Diversity of perspective within these three groups may also be expected. This preoccupation led him to view the constructs that people use in order to render the world meaningful and intelligible to them as the key focus of a phenomenologically grounded social science.

The problem, then, is to demonstrate whether the concept actually exists and to classify people, organizations, or whatever, in relation to it.

Rdsearch consider- ations are given lip-service rather than constituting major foci in their own right in much research.

Irrespective of whether the research problem is closely defined, qual- itative researchers tend to the view that the predominantly open approach which they adopt in the examination of social phenomena allows socia, access to unexpectedly important topics which may not have been visible to them had they foreclosed the domain of study by a structured, qkantity hence potentially rigid, strategy.

Keat and Urry, The widespread use of factor analysis in the social sciences exemplifies this point. This creates the illusion that reli- ability is more important, and allows measures to be evaluated mainly in terms of this criterion.

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So too has the view of writers sub- scribing to the doctrine of positivism about which more will be said below that the natural sciences provide a standard against which knowledge should be gauged and that there is no logical reason why its procedures should not be equally applicable to the study of society. In the next chapter, the arguments against this view of the generalizability of case study research, which have been proffered by a number of writers e.

On the face of it, such experi- ments would seem to solve the difficulties associated with research in the laboratory, but they bring other problems in their wake. Our interest…lies in the principles employed by the pupils themselves to fit the actions they describe into a meaningful framework.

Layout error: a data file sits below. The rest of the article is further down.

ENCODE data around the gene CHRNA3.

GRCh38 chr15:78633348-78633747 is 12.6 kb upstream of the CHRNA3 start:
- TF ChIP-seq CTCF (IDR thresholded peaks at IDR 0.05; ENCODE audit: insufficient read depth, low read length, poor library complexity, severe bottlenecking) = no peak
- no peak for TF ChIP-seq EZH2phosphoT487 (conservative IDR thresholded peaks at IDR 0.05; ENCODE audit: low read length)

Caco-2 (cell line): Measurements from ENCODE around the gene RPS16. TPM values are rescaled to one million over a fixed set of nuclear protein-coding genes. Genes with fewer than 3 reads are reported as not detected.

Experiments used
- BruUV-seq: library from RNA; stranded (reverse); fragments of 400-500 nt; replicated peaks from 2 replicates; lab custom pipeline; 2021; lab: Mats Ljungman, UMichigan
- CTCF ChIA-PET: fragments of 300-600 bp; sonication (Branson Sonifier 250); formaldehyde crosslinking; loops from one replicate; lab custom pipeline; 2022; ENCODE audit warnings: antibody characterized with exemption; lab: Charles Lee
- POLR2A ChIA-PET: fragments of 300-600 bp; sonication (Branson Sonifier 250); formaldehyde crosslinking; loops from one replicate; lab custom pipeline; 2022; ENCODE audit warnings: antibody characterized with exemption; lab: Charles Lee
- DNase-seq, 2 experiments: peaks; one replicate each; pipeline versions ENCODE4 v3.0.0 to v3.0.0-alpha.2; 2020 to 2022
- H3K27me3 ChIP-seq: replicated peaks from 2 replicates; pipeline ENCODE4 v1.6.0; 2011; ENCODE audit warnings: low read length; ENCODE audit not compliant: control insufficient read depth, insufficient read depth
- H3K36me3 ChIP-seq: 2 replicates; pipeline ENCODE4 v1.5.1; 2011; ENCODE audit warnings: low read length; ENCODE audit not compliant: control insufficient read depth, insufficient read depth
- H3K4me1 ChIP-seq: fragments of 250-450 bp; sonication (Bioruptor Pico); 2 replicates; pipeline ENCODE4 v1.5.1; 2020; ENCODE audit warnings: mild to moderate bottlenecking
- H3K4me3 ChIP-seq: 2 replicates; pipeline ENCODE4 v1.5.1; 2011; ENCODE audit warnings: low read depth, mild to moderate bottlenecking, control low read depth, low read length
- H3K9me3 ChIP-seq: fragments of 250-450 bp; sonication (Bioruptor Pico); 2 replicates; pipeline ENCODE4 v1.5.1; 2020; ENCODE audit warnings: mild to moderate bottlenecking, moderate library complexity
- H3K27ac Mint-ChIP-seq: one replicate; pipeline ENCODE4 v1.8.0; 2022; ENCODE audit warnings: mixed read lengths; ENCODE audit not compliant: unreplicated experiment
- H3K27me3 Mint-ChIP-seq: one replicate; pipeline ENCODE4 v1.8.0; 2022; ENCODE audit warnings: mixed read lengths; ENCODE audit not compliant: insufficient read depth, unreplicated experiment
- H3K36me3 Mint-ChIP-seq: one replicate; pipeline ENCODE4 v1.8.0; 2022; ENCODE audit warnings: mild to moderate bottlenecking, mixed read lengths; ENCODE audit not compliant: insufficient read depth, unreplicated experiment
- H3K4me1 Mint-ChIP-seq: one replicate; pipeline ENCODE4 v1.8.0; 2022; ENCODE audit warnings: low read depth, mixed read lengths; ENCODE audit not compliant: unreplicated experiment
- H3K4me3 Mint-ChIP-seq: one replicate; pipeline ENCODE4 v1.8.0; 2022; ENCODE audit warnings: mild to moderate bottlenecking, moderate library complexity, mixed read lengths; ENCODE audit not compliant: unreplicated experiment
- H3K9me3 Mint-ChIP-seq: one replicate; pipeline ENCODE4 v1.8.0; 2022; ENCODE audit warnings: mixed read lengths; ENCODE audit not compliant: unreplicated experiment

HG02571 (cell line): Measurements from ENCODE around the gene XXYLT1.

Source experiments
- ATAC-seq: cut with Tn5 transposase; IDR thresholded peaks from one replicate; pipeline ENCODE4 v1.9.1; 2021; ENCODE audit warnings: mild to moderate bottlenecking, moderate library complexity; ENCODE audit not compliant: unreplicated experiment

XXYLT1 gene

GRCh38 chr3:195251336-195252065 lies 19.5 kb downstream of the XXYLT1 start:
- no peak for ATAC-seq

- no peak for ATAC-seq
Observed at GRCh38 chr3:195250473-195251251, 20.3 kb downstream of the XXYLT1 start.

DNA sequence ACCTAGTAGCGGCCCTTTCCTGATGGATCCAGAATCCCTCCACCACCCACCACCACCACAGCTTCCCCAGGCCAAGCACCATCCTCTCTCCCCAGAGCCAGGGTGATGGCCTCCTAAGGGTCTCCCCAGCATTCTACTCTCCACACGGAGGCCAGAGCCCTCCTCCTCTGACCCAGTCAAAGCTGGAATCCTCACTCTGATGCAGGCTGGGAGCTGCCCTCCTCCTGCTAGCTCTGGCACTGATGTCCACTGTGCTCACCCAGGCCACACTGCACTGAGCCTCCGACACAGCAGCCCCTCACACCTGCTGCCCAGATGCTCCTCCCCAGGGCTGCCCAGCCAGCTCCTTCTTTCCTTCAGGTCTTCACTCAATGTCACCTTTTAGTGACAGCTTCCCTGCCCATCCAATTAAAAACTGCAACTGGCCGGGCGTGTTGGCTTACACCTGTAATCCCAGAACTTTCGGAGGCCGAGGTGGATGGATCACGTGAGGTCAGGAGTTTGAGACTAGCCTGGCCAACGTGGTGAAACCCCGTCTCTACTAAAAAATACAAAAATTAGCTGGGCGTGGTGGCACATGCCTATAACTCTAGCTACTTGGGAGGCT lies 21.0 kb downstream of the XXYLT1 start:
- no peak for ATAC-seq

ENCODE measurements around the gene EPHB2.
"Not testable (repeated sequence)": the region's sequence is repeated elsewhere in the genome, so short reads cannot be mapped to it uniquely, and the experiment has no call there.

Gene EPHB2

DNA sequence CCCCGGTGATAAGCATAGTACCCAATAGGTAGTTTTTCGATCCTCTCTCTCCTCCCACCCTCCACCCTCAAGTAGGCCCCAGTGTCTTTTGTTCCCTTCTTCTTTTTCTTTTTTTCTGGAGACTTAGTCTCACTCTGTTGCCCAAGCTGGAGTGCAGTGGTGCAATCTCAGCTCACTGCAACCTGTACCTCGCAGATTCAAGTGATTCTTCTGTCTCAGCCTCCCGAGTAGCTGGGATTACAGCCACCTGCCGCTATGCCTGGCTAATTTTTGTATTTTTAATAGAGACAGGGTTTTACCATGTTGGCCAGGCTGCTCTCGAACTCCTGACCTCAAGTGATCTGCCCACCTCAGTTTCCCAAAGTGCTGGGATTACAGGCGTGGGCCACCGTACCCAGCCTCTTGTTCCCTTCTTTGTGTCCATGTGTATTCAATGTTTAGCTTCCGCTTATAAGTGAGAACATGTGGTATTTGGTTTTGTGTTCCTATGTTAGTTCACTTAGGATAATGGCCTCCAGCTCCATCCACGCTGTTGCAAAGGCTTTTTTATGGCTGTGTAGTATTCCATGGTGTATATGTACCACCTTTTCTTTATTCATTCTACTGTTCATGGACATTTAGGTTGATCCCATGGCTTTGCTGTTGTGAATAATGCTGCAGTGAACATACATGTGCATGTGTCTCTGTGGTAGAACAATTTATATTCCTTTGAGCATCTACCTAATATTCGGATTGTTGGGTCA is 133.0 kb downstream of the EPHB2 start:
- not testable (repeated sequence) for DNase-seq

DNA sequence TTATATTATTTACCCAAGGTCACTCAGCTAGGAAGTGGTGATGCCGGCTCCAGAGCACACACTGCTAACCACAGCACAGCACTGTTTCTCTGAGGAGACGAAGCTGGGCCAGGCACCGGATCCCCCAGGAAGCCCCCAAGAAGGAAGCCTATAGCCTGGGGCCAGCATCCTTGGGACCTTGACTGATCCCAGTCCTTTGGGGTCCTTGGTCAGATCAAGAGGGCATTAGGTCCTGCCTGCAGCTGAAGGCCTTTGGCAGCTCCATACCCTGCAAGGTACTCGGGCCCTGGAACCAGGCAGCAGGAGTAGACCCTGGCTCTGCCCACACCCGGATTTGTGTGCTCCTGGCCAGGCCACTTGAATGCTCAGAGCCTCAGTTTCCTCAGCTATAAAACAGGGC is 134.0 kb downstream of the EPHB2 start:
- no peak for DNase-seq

Indeed, a number of writers have proposed alternative terms. Indeed, some of the intellectual currents with which it is often associated e. The establishment of a temporal order is not an arbitrary process: Textbooks tend to give the two issues equal attention, but researchers seem more inclined to report that reliability tests have been carried out.

Thus in fol- lowing the widely held convention of regarding quantitative research as founded on positivism one is presumably subscribing to the view that the former reflects the aims and tenets of the latter. There is a veritable artillery of procedures and techniques which can be deployed to investigate this issue. They are both about deviance and purely by chance both were carried out in California and reflect sociological concerns. In the end, Hirschi finds that none of the three theories of delin- quency emerges totally unscathed from the empirical interrogation to which they were submitted.

This predilection is evident in an earlier work, in which he expressed his preference for quantitative research: The concern to establish causal connections between variables can be discerned in the widespread preoccupation among many survey researchers with the development of methods for imput- ing cause-and-effect relationships e. However, there is a hint in this discussion that it is an orientation which entails certain difficulties, which will be examined in greater detail in the next chapter.